Connecticut a playground for grown-ups

 
LA Times | Travel
 

When I planned this trip to Connecticut, I expected to be awash in a sea of blue blazers, pink polo shirts and cream-colored sweaters knotted around the tanned necks of lacrosse players. The upper-crust area I planned to visit, in the picturesque northwestern region of Connecticut, is Preppy Cent...


By Rosemary McClure // 07.17.09
 

When I planned this trip to Connecticut, I expected to be awash in a sea of blue blazers, pink polo shirts and cream-colored sweaters knotted around the tanned necks of lacrosse players. The upper-crust area I planned to visit, in the picturesque northwestern region of Connecticut, is Preppy Central; it's also a playground and retreat for Oscar de la Renta, Henry Kissinger, Dustin Hoffman, Meryl Streep and Kevin Bacon.

So I was focused on two things when I arrived: ogling celebrities and making polite conversation with people named Muffy or Atherton.

I didn't expect my first encounter to be with the huge black bear that lumbered across the road in front of my car. I careened to a stop and hoped the bear wouldn't want to share my cheeseburger.

It didn't, so I quickly hit the road again, bound for new sights and adventures in the Nutmeg State.

Connecticut, wedged between New York, Massachusetts and Rhode Island, is about 1,000 square miles larger than Los Angeles County. In exploring its scenery and inns in the northwest and beyond, I found a state rich in rolling landscapes, peaceful towns and quaint fishing villages.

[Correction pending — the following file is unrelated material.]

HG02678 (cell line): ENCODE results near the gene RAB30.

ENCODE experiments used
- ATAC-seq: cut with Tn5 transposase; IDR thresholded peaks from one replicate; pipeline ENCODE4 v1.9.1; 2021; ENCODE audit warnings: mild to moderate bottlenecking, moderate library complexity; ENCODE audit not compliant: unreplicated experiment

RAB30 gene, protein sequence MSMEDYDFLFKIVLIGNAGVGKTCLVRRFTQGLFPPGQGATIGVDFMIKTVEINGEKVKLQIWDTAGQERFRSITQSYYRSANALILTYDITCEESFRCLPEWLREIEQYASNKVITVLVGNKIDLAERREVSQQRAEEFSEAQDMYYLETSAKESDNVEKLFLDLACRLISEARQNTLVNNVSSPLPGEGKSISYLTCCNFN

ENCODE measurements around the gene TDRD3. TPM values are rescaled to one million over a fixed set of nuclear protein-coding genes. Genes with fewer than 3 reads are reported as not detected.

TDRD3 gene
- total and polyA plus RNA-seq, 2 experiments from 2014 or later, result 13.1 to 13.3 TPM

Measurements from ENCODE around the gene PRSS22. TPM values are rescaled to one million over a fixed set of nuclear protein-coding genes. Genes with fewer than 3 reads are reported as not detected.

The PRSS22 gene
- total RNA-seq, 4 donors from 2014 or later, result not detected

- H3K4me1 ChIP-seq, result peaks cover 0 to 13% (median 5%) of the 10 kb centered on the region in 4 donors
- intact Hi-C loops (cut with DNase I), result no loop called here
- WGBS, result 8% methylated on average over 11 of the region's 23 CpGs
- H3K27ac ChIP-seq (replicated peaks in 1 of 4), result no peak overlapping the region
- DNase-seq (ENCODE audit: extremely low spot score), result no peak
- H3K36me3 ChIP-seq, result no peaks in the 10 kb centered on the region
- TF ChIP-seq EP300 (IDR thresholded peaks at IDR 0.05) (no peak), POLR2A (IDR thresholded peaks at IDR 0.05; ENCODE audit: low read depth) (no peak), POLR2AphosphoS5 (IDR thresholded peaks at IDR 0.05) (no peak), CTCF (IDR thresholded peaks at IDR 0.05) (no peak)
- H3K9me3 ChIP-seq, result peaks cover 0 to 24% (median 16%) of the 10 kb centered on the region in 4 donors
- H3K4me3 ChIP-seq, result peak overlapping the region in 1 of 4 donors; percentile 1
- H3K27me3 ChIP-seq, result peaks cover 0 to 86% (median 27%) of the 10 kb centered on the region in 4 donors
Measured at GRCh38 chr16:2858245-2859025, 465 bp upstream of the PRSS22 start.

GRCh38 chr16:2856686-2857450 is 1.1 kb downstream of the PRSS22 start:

I also found that inns are special places here. When a hotel has catered to guests for a couple hundred years -- give or take a few decades -- it has the hospitality thing down cold.

Connecticut and its innkeepers have been making visitors feel welcome for eons. In fact, George Washington often visited the region. Local residents were so eager to make him feel welcome that they renamed their village Washington.

Today, the village looks much as it did a century ago -- a quiet, pretty town full of steepled churches, Colonial-style houses and a village green. The local historic commission asserts that it's one of the most unspoiled towns in the state. That may be why Joan Rivers, Conan O'Brien and a host of old-money families have homes here.

If it was good enough for them, it would make a good base for me. Besides, Washington is surrounded by some of the state's most luxurious inns, not surprising, given its proximity to Manhattan (about 90 miles).

"A lot of stressed-out New Yorkers hop over here for the weekend," said Ben Webster of Mayflower Inn & Spa, an elegant country house in Washington. I looked around at lushly landscaped grounds that segued into verdant woods; the Mayflower, I learned, edges up to the Berkshire Mountains.

"People must love to go hiking here," I said.

"Actually, a walk is about all they want," Webster said. "The biggest hike most of our guests ever take is up Fifth Avenue."

The inn, with 30 rooms, prides itself on its award status: five diamonds from the American Automobile Assn. and five stars from Mobil. The décor has an old-world ambience; beds are plush concoctions. "It takes housekeeping 45 minutes to make each one," Webster said.

There's also the spa, which "Good Morning America" has branded the nation's best. It offers 20,000 square feet of pleasure, including an indoor pool, treatments, fitness classes and cuisine.